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DIMACS Theory of Computing Seminar

On the expressiveness of comparison queries

Shay Moran, IAS

Location:  CoRE 301
Date & time: Wednesday, 24 January 2018 at 11:00AM - 12:00PM

Abstract:  Comparisons are a classical and well studied algorithmic tool that is used in a variety of contexts and applications.   

I will present three examples that manifest the expressiveness of these queries in information theory, machine learning, and complexity theory.   

20 (simple) questions. A basic combinatorial interpretation of Shannon's entropy function is via the "20 questions" game. This cooperative game is played by two players, Alice and Bob: Alice picks a distribution ? over the numbers {1,…,n}, and announces it to Bob. She then chooses a number xaccording to ? , and Bob attempts to identify x using as few Yes/No queries as possible, on average. An optimal strategy for the "20 questions" game is given by a Huffman code for ?: Bob's questions reveal the codeword for x bit by bit. This strategy finds x using fewer than H(?)+1 questions on average. However, the questions asked by Bob could be arbitrary. We investigate the following question: Are there restricted sets of questions that match the performance of Huffman codes? We show that for every distribution ?, Bob has a strategy that uses only questions of the form "x<c?" and "x=c?", and uncovers x using at most H(?)+1 questions on average, matching the performance of Huffman codes in this sense.

 Active classification with comparison queries. This part concerns an extension of active learning in which the learning algorithm may ask the annotator to compare the distances of two examples from the boundary of their label-class. For example, in a recommendation system application (say for restaurants), the annotator may be asked whether she liked or disliked a specific restaurant (a label query); or which one of two restaurants did she like more (a comparison query). We focus on the class of half-spaces, and show that under natural assumptions, such as large margin or bounded bit-description of the input examples, it is possible to reveal all the labels of a sample of size n using approximately O(logn) queries.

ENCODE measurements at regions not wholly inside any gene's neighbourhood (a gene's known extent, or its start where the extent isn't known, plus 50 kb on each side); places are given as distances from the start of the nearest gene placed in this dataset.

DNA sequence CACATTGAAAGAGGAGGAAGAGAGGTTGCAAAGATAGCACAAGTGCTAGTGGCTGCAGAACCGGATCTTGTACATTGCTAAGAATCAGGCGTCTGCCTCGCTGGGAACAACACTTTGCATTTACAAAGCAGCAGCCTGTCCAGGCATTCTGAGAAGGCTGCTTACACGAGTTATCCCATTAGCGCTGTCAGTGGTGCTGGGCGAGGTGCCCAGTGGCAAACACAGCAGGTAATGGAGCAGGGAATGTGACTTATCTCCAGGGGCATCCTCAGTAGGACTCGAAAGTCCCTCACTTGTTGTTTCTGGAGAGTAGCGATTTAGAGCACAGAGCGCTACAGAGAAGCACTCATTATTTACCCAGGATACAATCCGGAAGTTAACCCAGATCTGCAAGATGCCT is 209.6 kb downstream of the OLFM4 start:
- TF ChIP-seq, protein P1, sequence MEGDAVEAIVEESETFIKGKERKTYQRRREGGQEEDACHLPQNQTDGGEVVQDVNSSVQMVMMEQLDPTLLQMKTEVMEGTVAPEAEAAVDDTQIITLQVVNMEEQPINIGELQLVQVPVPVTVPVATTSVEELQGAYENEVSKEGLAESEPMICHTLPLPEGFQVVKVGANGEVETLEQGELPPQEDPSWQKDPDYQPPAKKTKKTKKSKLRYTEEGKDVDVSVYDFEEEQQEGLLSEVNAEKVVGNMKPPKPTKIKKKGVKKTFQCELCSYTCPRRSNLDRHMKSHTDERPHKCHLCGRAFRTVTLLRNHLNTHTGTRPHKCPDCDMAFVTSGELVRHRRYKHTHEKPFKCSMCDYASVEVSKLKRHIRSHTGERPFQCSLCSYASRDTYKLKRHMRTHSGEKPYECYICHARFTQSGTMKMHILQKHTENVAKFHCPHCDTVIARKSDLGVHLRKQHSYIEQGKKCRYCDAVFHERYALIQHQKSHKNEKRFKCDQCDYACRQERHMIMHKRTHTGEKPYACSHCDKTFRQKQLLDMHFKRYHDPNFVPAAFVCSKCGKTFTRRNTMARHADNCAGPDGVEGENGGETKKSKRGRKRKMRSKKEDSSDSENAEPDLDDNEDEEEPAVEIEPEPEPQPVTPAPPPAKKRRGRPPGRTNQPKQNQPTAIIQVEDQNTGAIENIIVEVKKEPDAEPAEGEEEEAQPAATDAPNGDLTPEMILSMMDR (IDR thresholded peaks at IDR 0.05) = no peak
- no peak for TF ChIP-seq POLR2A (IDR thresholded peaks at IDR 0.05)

Nearly optimal linear decision trees for k-SUM and related problems. We use the above active classification framework to construct near optimal linear decision trees for a variety of decision problems in combinatorics and discrete geometry. For example, for any constant k, we construct linear decision trees that solve the k-SUM problem on n elements using O(n log n) linear queries. Moreover, the queries we use are comparison queries, which compare the sums of two k-subsets; when viewed as linear queries, comparison queries are 2k-sparse and have only {?1,+1} coefficients. We give similar constructions for sorting sumsets A+B and for solving the SUBSET-SUM problem, both with optimal number of queries, up to poly-logarithmic terms.

Based on joint works with Yuval Dagan, Yuval Filmus, Ariel Gabizon, Daniel Kane, Shachar Lovett, and Jiapeng Zhang.


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